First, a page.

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From street to salon: 'Guerrilla artist' Banksy is British art world's hottest star

From street to salon: 'Guerrilla artist' Banksy is British art world's hottest star

At a white-walled gallery in one of London's priciest quarters, a small army of stenciled rats and smiley-faced storm troopers is awaiting an invasion.
The chic Andipa Gallery is expecting a stampede of art buyers to its latest exhibition of works by Banksy, the pseudonymous "guerrilla artist" whose satirical images have gone from street-corner graffiti to coveted artworks that sell for hundreds of thousands of pounds (dollars, euros).
Gallery owner Acoris Andipa says Banksy's rise from hip outsider to art-world star has been rapid _ as he discovered when he held a preview in the exclusive Swiss resort of Gstaad.
"Last year, we were having to explain who Banksy was and why his canvases were 30 or 40,000 pounds (US$60,000 to US$80,000; euro40,000 to euro53,000)," Andipa said Wednesday. "This year, every single person _ including clients who'd come in their Lear jets _ walked in and said, 'Wow, Banksy _ and it's only 150,000 pounds (US$300,000; euro200,000).'"
Such prices are no longer exceptional. Last year, a Banksy went for almost 300,000 pounds (US$600,000; euro400,000) at a London auction. Earlier this month, "Keep It Spotless" _ a Banksy stencil over a polka-dot painting by British artist Damien Hirst _ sold for US$1.8 million (euro1.2 million) in New York.
The 60 works in the Andipa show, which opens Friday, range from 7,500 pounds (US$15,000; euro10,000) for limited-edition prints to 450,000 pounds (US$900,000; euro590,000) for a painting of sharks circling supermarket trolleys full of bright orange fish.
Banksy's opinion of all this can only guessed. Andipa does not know or represent him. The works in the show _ on wood, canvas, fragments of wall and pieces of metal _ were bought from collectors around the world.
Banksy's Web site says the artist does not endorse gallery shows of his work and disapproves of auction houses selling his street art because "it's undemocratic, it glorifies greed and I never see any of the money."
Banksy's publicist, Jo Brooks, said the artist had no connection with the Andipa show.
"It's absolutely nothing to do with him and there is no comment," she said.
It's a classic Banksy contradiction that he is famously publicity shy, but also employs a publicist. He's an expert at blending an outsider image with commercial savvy.
He almost never gives interviews, avoids being photographed and has not even confirmed his real name.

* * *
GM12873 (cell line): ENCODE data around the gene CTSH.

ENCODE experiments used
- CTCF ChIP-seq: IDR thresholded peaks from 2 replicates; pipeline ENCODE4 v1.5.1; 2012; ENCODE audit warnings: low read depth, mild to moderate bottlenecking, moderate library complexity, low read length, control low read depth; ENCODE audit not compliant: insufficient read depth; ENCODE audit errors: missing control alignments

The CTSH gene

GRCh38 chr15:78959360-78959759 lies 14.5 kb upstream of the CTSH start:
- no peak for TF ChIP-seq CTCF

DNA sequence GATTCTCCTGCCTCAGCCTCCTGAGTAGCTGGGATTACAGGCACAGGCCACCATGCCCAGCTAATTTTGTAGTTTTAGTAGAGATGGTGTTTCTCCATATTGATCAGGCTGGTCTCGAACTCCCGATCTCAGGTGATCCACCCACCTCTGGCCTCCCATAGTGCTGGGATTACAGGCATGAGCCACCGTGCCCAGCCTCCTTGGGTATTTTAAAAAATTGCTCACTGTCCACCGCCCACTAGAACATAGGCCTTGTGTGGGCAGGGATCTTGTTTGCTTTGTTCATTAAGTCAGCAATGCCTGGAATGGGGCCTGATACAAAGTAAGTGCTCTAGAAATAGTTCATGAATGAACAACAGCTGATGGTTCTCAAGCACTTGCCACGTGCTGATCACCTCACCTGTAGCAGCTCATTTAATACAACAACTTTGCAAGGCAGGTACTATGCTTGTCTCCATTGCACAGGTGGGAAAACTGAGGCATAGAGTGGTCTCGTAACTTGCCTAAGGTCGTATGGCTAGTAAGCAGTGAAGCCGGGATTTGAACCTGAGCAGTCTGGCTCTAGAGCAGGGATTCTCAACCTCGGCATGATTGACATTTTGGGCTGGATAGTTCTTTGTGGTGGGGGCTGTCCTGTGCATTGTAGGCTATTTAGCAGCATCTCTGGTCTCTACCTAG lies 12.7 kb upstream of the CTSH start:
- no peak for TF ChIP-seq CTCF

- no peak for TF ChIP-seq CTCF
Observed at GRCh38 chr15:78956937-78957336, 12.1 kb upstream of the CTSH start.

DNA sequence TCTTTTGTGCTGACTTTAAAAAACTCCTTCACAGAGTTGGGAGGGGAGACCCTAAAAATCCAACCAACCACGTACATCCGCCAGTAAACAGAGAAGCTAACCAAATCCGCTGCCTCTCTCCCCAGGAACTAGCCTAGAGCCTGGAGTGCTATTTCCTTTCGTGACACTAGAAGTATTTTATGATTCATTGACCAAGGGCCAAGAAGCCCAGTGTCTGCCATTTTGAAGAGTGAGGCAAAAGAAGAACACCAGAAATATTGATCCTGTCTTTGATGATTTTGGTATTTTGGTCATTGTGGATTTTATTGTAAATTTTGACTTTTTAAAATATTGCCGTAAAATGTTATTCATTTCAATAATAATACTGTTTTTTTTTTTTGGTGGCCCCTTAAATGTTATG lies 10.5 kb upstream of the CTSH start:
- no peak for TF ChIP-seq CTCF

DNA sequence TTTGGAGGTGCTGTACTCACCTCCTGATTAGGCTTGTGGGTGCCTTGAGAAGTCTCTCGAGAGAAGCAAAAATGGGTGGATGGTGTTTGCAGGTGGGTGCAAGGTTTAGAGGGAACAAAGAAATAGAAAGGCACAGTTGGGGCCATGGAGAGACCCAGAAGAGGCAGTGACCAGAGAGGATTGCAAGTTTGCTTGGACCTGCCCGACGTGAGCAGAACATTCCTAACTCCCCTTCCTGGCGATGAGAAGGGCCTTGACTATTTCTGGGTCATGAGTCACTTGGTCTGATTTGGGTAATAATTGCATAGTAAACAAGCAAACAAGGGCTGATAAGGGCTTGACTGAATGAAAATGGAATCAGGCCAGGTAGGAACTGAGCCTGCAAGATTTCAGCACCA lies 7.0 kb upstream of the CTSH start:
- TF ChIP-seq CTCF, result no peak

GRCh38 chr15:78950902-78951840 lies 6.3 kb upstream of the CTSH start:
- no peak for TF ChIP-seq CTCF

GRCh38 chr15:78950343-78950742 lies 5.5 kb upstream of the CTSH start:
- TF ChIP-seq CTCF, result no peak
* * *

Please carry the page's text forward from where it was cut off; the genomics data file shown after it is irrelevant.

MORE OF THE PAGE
Most agree his name is Robert _ or possibly Robin _ Banks, he is in his early 30s and he comes from Bristol in southwest England, where he began his graffiti career in the 1980s and 1990s.
Using spray paint and cardboard stencils to tag walls, bridges and street signs, Banksy evolved a cheekily subversive style. His most famous images include two policemen kissing, armed riot police with yellow smiley faces and a chimpanzee with a sign bearing the words "Laugh now, but one day I'll be in charge."
In various corners of London he stenciled a rats holding placards saying "You Lose" or "Get out while you can."
Several of the rats are in the new show, as are Vladimir Lenin on roller-skates, a masked rioter preparing to hurl a bouquet of flowers, a military helicopter topped with a jaunty pink bow and a group of well-heeled lawn bowlers tossing bombs.
Andipa says Banksy has a knack for "boiling satirical points down to a simple, single image."
"Everybody gets it. It's so accessible," he said.
That accessibility does not impress everyone. Art critic Matthew Collings wrote recently in The Times newspaper that Banksy's ideas "only have the value of a joke."
Owning his work "would make you modern and clever. Or stupid. It's a fine line."
Banksy's reputation has been boosted by a series of attention-grabbing art pranks.
In 2005, he hung an image of a spear-toting ancient human pushing a shopping cart in the British Museum. The next year he smuggled a life-sized figure of a Guantanamo Bay detainee into Disneyland.
In the Middle East, he painted trompe l'oeil holes in the concrete barrier between Israel and the West Bank. For a 2006 exhibition in Los Angeles, he spray painted an elephant red and gold and placed it in a living room with matching wallpaper. People lined up around the block outside the warehouse where the show was held. Brad Pitt and Angelina Jolie were among those who bought work.
"There has always been a commercial side to Banksy," said Andipa. "His notoriety has come through the street, but he has always worked in a studio fashion as well, creating works on canvas for commercial sale."
As his fame and reputation grow, it's becoming increasingly hard to see Banksy's work in its original setting _ the streets. At first, the main threat was local authorities removing it. In recent years, building owners have sold entire walls, or covered up Banksy stencils to preserve them.
Lately someone has been painting over Banksy works in London, leaving the stenciled words "all the best" beside them. Some say the vandal is a rival street artist. Others say it is Banksy himself. We may never know.
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On the Net:
http://www.banksy.co.uk
http://www.andipamodern.com


Updated : 2021-03-08 18:05 GMT+08:00